The main treatment for rumination syndrome is behavioral therapy to stop regurgitation.
Rumination syndrome (also known as rumination disorder or merycism) is a feeding and eating disorder in which undigested food comes back up from a person’s stomach into his or her mouth (regurgitation). Once the food is back in the mouth, the person may chew it and swallow it again, or spit it out. This behavior usually occurs after every meal, and may appear effortless. Rumination may follow a sensation of burping/belching and typically does not involve nausea or retching. In rumination, the regurgitated food does not tend to taste sour or bitter because it has not had time to fully mix with stomach acid and be digested.
This act of regurgitation is a reflex action that can be a learned and intentional act or can be unintentional. People who have rumination syndrome are not regurgitating food because of a stomach illness or because they feel sick.
Rumination syndrome has been long known to occur in babies and in people with developmental disabilities, but can occur in people of all ages. Children and adults with high levels of stress or anxiety may be at higher risk for rumination syndrome.
The signs and symptoms of rumination syndrome include:
Babies who have rumination syndrome may strain or arch their backs (which could also be a sign of gastroesophageal reflux) or make sucking noises with their mouths.
The exact causes of rumination syndrome are not known. Some people may develop this syndrome if they have emotional problems or if they are undergoing stressful events.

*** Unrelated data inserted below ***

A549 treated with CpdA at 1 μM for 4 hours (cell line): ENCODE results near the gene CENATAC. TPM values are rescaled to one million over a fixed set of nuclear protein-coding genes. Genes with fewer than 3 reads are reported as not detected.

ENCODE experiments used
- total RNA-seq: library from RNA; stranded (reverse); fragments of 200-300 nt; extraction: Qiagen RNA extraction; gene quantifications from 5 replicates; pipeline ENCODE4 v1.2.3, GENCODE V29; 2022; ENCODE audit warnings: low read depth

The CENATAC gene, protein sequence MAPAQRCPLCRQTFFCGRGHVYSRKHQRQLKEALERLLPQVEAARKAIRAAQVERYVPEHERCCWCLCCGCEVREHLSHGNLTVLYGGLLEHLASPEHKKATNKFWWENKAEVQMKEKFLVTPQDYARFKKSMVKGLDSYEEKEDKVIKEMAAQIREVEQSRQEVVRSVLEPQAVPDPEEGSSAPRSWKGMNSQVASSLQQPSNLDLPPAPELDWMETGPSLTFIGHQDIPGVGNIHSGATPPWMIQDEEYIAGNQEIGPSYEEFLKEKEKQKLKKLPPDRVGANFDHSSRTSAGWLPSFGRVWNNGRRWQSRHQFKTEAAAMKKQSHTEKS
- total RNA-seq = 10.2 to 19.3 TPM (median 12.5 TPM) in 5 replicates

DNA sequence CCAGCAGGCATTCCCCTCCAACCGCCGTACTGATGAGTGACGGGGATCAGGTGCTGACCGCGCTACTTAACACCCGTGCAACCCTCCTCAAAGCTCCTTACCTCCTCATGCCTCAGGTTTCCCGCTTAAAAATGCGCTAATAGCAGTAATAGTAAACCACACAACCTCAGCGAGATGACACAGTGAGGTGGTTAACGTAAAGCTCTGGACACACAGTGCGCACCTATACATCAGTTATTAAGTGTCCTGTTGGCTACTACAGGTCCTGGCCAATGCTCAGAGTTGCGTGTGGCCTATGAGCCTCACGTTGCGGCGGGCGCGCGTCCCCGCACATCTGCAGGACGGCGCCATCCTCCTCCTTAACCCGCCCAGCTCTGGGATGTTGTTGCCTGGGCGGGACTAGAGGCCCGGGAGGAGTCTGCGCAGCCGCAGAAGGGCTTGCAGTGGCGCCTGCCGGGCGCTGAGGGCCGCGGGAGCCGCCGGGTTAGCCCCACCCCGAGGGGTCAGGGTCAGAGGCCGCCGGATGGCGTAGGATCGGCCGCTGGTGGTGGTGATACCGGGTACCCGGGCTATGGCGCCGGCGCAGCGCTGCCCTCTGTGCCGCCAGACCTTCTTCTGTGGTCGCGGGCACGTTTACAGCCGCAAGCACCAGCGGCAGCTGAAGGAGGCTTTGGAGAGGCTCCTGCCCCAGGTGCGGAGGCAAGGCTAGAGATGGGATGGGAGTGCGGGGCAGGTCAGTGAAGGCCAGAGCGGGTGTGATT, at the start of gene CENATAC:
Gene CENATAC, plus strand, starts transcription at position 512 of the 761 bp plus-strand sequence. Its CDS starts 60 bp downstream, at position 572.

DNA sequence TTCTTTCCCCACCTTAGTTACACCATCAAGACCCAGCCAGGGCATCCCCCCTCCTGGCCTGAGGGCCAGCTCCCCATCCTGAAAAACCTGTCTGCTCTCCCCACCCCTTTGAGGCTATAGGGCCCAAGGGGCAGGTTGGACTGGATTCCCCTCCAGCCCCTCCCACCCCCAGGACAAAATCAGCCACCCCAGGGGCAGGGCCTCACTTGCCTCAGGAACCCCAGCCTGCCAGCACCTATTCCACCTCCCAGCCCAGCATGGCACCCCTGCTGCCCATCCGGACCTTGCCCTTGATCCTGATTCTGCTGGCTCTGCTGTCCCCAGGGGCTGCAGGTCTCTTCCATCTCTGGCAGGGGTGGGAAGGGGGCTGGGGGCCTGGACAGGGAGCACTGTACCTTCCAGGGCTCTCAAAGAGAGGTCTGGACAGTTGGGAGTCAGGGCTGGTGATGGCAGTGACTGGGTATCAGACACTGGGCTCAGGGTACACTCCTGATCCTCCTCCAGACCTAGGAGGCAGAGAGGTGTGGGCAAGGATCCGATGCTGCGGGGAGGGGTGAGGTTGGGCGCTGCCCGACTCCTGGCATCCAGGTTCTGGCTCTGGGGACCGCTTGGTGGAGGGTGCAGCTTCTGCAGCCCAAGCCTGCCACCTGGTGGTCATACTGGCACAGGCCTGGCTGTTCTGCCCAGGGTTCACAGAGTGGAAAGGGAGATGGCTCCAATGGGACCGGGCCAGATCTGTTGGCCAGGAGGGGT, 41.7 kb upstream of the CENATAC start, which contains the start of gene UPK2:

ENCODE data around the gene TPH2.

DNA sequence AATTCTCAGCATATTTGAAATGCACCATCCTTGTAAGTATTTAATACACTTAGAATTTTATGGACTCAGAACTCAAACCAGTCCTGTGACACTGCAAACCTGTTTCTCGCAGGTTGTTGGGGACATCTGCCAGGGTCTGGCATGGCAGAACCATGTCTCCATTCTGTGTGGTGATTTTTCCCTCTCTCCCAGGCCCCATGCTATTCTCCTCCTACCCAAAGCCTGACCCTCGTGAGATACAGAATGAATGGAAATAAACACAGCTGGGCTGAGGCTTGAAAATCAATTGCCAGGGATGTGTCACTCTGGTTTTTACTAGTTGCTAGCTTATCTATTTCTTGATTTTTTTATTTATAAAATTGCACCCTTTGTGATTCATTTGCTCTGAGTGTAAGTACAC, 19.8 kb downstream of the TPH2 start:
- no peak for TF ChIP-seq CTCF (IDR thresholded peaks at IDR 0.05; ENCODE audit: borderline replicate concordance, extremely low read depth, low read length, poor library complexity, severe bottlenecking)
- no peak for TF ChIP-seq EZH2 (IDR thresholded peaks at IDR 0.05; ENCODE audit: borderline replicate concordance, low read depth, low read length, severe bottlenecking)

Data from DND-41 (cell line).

Mechanically, one explanation is that food expands the stomach, which is followed by an increase in abdominal pressure and a relaxation of the lower esophageal sphincter (the juncture where the esophagus [food tube from mouth] meets the stomach). The sequence of events allows stomach contents to be regurgitated.
Rumination syndrome can usually be diagnosed based on a medical history and physical exam. In many cases, the patient’s symptoms—specifically, the patient has been regurgitating, chewing and swallowing food for at least 3 months, but is not vomiting the food—are enough to make a diagnosis of rumination syndrome.
Officially, according to the Diagnostic and Statistical Manual of Mental Disorders, Fifth Edition, a person must meet the following criteria to be diagnosed with rumination syndrome:
Doctors may use tests to rule out other medical issues, such as blockages. These tests may include:
The main treatment for rumination syndrome is behavioral therapy to stop regurgitation. The behavioral therapy that is usually prescribed for rumination syndrome is diaphragmatic breathing.
The diaphragm is a large, dome-shaped muscle located at the base of the lungs. Diaphragmatic breathing is intended to help you relax the diaphragm and use it correctly while breathing to strengthen it.
To perform diaphragmatic breathing to help control regurgitation:
Practice this exercise for 5 to 10 minutes, three to four times a day. You can increase the effort of the exercise by placing a book on your abdomen. Individuals can also practice “belly breathing” after each bite or meal, as needed.
If it is not treated, rumination syndrome can damage the esophagus (the tube leading from the mouth to the stomach). Other complications may include:
It may be possible to reduce your risk of rumination syndrome by learning more positive coping strategies for stressful situations.
Many people with rumination syndrome live otherwise healthy lives. Rumination syndrome usually does not affect a person’s daily routines.
Contact your doctor if you or your child have signs or symptoms of rumination syndrome, especially if you/or your child is regurgitating food on a regular basis.
If you have rumination syndrome, you may want to ask your doctor:
Last reviewed by a Cleveland Clinic medical professional on 08/09/2019.
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